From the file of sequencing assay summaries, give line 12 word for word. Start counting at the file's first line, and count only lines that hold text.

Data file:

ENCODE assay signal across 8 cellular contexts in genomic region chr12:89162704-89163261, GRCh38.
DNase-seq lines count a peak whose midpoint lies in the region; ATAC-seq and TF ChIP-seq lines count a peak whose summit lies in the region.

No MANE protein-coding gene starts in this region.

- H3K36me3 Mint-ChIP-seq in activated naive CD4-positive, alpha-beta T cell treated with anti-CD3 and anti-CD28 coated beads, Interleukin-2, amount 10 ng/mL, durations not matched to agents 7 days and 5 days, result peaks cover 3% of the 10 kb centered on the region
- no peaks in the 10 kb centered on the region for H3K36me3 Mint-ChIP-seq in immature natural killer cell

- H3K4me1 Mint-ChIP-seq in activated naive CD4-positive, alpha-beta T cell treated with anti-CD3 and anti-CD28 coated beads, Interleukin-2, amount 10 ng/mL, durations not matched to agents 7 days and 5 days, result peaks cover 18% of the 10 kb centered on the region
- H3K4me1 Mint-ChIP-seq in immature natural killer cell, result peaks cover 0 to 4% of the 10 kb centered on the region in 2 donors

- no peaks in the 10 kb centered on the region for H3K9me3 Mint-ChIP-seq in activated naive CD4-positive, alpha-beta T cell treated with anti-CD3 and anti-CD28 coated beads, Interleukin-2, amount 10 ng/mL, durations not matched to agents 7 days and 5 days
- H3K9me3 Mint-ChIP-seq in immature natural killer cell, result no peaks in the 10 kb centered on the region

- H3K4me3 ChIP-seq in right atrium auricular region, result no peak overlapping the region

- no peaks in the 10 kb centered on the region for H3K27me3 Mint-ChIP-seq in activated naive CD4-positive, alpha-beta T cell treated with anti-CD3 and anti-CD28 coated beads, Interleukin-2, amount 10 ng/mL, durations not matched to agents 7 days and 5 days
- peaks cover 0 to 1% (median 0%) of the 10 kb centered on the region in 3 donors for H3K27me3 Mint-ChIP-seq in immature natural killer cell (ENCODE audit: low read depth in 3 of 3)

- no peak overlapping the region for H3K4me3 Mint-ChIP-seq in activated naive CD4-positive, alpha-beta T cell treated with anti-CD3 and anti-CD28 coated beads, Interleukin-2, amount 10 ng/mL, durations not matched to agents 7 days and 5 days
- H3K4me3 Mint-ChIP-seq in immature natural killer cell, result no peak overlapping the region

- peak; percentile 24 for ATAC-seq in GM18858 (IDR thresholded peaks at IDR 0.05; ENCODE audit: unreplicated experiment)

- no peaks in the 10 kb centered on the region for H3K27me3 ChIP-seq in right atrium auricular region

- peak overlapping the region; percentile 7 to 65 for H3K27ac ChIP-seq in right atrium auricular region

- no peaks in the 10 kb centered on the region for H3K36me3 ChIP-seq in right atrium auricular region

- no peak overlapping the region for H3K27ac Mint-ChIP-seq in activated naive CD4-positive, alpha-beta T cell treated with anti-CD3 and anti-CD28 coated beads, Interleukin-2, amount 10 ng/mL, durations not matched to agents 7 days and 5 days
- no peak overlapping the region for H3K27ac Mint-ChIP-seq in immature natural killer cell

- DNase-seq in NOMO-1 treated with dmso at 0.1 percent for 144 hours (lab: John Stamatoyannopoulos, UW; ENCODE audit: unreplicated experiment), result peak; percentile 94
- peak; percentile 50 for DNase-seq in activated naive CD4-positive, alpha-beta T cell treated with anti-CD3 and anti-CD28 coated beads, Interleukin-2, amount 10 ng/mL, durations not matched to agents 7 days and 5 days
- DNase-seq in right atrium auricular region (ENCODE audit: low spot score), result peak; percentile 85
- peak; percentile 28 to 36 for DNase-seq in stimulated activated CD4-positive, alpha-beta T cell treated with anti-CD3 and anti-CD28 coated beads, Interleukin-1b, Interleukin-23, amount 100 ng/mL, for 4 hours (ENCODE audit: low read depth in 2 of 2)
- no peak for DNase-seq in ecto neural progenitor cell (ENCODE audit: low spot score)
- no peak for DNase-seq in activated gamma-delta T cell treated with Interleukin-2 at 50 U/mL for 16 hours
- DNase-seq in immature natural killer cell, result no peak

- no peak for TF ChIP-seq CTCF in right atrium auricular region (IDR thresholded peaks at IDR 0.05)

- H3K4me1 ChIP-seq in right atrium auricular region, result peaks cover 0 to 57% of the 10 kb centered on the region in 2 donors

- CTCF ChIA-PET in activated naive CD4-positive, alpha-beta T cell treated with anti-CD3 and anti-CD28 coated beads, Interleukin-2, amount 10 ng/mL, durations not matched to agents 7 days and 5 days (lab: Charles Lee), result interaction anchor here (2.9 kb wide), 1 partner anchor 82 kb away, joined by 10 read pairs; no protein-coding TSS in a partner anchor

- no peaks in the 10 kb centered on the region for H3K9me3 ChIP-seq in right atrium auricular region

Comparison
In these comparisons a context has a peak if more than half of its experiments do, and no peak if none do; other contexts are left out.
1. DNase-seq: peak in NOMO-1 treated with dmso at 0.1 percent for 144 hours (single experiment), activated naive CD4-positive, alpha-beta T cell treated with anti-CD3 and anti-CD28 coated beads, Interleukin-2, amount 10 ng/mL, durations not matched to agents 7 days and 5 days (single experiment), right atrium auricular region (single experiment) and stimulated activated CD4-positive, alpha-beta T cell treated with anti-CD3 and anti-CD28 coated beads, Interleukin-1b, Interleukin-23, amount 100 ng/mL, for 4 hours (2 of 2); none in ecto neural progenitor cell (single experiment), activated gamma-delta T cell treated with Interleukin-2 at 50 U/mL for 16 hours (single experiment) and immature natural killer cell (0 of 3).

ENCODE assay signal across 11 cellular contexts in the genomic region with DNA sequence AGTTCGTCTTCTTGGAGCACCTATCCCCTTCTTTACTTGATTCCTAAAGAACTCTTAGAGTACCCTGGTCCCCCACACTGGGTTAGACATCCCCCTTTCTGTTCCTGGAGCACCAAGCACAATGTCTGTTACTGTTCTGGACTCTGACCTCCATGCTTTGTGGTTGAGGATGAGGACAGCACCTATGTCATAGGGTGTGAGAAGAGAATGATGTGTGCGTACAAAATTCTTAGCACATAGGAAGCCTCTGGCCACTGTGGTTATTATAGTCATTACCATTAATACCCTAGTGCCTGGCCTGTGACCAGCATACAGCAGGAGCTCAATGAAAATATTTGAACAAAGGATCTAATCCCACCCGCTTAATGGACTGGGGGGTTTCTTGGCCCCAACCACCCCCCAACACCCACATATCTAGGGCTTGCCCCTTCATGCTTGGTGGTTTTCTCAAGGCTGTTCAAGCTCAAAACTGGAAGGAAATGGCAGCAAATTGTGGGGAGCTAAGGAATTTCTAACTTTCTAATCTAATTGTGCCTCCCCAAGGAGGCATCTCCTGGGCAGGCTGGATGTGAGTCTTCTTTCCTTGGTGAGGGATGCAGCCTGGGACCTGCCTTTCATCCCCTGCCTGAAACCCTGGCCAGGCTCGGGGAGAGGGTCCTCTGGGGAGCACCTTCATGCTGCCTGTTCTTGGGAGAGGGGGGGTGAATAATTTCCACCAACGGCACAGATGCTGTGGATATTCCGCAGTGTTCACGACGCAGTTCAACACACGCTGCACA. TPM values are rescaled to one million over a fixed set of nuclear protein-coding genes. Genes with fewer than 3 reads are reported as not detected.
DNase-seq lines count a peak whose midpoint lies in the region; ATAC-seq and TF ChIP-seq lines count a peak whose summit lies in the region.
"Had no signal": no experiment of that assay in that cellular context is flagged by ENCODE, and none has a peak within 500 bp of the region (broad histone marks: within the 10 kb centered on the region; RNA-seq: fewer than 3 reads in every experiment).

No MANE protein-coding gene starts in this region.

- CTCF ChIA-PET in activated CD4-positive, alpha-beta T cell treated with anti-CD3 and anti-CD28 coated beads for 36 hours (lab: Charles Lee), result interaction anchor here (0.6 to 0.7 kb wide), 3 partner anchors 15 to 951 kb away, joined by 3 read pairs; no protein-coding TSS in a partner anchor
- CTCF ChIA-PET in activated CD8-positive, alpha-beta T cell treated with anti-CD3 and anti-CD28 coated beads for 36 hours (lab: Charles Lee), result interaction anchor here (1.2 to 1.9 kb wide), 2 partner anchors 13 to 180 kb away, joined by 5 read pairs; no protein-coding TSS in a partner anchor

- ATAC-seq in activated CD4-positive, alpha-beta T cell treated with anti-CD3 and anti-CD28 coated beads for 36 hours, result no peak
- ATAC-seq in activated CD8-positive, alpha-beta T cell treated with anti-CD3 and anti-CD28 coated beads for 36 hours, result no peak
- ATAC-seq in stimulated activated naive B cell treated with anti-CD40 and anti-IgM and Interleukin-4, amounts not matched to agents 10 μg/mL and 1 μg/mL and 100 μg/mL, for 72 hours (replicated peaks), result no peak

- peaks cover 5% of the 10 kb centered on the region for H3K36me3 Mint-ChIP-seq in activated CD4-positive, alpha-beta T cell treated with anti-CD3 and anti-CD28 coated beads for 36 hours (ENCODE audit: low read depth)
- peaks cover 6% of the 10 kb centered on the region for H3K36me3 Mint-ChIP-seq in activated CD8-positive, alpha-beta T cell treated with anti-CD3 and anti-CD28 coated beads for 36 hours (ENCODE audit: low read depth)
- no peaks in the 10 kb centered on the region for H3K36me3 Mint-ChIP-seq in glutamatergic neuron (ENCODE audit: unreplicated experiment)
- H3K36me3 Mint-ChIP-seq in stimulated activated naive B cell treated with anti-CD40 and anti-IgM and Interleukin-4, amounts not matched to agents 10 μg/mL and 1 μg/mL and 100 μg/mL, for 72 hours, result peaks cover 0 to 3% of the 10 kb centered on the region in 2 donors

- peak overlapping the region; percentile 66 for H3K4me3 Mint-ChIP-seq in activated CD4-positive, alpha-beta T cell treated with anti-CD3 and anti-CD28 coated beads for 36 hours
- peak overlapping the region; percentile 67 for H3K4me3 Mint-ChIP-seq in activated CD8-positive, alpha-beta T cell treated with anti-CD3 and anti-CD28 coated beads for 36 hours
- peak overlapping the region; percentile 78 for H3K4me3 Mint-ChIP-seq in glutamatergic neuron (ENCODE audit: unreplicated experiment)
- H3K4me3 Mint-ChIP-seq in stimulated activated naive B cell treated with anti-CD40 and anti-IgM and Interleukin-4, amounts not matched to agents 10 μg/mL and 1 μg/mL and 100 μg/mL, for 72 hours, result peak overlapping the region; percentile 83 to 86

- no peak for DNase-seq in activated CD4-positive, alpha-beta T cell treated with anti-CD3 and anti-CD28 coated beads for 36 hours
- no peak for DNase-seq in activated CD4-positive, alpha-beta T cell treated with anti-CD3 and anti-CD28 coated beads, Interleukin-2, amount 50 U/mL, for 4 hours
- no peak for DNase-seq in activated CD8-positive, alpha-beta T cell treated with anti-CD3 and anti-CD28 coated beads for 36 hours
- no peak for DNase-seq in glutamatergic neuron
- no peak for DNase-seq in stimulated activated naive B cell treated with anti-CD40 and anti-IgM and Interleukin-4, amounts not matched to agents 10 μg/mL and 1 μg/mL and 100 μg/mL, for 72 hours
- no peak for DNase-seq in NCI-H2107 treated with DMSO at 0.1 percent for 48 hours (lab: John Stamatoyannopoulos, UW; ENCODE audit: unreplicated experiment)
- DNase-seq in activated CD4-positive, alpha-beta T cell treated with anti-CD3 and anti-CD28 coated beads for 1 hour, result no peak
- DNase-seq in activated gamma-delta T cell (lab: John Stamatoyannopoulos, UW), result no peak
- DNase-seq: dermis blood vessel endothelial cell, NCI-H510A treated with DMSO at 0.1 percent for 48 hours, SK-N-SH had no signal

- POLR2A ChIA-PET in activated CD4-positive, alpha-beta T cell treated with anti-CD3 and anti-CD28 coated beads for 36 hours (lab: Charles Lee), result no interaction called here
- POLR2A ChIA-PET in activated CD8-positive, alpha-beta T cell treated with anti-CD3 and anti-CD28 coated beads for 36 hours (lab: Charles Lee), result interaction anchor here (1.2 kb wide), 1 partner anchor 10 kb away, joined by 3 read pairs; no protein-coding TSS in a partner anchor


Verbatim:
- peaks cover 0 to 1% (median 0%) of the 10 kb centered on the region in 3 donors for H3K27me3 Mint-ChIP-seq in immature natural killer cell (ENCODE audit: low read depth in 3 of 3)